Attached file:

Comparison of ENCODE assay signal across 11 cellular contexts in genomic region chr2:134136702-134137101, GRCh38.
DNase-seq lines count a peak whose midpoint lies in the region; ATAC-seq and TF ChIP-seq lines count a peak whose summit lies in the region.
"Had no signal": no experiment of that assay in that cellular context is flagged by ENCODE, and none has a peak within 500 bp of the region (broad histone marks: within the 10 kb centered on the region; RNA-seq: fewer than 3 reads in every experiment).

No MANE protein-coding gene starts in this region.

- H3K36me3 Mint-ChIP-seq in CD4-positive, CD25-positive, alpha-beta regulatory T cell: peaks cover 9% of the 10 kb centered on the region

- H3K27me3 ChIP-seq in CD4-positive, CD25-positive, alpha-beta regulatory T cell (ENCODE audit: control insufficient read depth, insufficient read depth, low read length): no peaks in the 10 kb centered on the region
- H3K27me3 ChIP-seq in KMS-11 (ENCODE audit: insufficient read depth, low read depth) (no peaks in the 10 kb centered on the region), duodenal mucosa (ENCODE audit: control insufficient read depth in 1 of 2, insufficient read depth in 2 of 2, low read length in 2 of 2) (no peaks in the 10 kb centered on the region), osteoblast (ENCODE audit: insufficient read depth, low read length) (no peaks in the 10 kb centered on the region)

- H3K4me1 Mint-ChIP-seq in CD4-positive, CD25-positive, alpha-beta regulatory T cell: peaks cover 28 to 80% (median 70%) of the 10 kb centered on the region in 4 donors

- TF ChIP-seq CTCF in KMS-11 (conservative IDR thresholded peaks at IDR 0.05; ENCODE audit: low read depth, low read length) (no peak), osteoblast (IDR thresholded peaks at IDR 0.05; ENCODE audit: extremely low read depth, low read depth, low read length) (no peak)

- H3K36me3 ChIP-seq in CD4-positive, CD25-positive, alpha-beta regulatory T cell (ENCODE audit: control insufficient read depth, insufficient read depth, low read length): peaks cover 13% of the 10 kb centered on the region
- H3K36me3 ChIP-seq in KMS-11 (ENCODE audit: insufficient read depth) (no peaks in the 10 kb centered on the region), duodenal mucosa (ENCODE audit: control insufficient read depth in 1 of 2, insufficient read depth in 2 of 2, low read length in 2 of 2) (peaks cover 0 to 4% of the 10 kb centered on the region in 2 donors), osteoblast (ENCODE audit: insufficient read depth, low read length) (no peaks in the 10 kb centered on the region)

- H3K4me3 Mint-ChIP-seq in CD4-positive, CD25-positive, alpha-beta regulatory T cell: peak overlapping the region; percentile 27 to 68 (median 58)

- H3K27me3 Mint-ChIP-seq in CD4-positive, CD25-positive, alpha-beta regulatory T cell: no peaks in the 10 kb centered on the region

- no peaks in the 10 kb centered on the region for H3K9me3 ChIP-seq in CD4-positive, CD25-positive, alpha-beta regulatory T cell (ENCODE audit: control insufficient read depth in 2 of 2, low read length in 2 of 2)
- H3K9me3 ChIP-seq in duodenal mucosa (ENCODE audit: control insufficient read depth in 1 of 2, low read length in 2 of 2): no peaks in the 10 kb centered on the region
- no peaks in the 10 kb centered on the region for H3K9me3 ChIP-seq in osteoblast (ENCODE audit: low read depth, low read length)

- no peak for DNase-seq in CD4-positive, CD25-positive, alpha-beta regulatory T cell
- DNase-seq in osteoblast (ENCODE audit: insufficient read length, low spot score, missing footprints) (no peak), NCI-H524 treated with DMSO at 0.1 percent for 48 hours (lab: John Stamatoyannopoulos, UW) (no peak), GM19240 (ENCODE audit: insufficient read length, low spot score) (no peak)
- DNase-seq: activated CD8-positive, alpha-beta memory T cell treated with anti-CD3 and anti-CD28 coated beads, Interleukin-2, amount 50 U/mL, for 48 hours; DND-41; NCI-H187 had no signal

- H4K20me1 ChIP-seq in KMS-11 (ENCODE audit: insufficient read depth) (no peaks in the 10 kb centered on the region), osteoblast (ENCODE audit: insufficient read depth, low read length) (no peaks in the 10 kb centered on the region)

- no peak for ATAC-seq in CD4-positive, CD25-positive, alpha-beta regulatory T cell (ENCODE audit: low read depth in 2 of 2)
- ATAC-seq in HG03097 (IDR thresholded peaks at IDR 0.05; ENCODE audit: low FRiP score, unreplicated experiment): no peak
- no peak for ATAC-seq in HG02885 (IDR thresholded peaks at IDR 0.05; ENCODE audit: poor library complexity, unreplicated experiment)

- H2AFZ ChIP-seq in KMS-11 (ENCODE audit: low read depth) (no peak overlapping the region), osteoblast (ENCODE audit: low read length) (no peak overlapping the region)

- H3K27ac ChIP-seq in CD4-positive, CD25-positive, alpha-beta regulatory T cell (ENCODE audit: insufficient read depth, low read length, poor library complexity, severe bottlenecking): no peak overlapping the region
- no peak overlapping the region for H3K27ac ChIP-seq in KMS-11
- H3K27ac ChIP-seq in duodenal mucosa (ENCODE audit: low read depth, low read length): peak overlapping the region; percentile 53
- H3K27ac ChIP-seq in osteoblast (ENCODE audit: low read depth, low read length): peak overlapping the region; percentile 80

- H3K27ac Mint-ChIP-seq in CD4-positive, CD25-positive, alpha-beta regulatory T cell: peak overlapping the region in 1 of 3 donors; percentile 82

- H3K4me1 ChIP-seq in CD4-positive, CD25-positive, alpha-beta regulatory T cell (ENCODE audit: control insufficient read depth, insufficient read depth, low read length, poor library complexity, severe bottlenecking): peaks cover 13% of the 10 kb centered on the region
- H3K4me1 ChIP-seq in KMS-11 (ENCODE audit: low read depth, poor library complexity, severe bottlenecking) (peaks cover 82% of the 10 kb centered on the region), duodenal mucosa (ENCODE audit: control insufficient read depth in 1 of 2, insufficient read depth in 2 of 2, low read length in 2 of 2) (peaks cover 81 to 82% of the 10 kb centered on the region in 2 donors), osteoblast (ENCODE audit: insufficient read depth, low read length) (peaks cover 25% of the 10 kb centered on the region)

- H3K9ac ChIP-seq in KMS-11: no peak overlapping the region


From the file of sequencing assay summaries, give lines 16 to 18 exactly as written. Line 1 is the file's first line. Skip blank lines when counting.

- no peaks in the 10 kb centered on the region for H3K9me3 ChIP-seq in osteoblast (ENCODE audit: low read depth, low read length)

- no peak for DNase-seq in CD4-positive, CD25-positive, alpha-beta regulatory T cell
- DNase-seq in osteoblast (ENCODE audit: insufficient read length, low spot score, missing footprints) (no peak), NCI-H524 treated with DMSO at 0.1 percent for 48 hours (lab: John Stamatoyannopoulos, UW) (no peak), GM19240 (ENCODE audit: insufficient read length, low spot score) (no peak)